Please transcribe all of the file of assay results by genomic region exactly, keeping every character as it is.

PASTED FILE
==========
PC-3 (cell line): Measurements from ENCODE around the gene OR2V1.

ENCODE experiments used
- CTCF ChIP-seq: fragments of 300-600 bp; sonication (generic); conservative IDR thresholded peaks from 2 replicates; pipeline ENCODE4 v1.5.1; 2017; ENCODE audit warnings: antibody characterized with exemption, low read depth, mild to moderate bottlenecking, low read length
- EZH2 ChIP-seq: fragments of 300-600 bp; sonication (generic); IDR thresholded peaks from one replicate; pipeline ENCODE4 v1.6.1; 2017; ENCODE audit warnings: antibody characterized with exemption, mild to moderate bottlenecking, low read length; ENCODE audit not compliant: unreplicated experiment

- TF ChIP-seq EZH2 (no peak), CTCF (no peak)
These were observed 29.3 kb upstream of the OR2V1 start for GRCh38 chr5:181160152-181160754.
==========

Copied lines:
PC-3 (cell line): Measurements from ENCODE around the gene OR2V1.

ENCODE experiments used
- CTCF ChIP-seq: fragments of 300-600 bp; sonication (generic); conservative IDR thresholded peaks from 2 replicates; pipeline ENCODE4 v1.5.1; 2017; ENCODE audit warnings: antibody characterized with exemption, low read depth, mild to moderate bottlenecking, low read length
- EZH2 ChIP-seq: fragments of 300-600 bp; sonication (generic); IDR thresholded peaks from one replicate; pipeline ENCODE4 v1.6.1; 2017; ENCODE audit warnings: antibody characterized with exemption, mild to moderate bottlenecking, low read length; ENCODE audit not compliant: unreplicated experiment

- TF ChIP-seq EZH2 (no peak), CTCF (no peak)
These were observed 29.3 kb upstream of the OR2V1 start for GRCh38 chr5:181160152-181160754.